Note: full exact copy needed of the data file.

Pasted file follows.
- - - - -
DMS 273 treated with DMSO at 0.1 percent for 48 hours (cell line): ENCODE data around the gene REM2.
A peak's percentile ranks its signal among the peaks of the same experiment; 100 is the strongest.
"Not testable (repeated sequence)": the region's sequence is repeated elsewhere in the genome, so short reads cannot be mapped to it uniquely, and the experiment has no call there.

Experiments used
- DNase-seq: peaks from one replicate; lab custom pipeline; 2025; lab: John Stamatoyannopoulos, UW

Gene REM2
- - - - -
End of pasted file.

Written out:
DMS 273 treated with DMSO at 0.1 percent for 48 hours (cell line): ENCODE data around the gene REM2.
A peak's percentile ranks its signal among the peaks of the same experiment; 100 is the strongest.
"Not testable (repeated sequence)": the region's sequence is repeated elsewhere in the genome, so short reads cannot be mapped to it uniquely, and the experiment has no call there.

Experiments used
- DNase-seq: peaks from one replicate; lab custom pipeline; 2025; lab: John Stamatoyannopoulos, UW

Gene REM2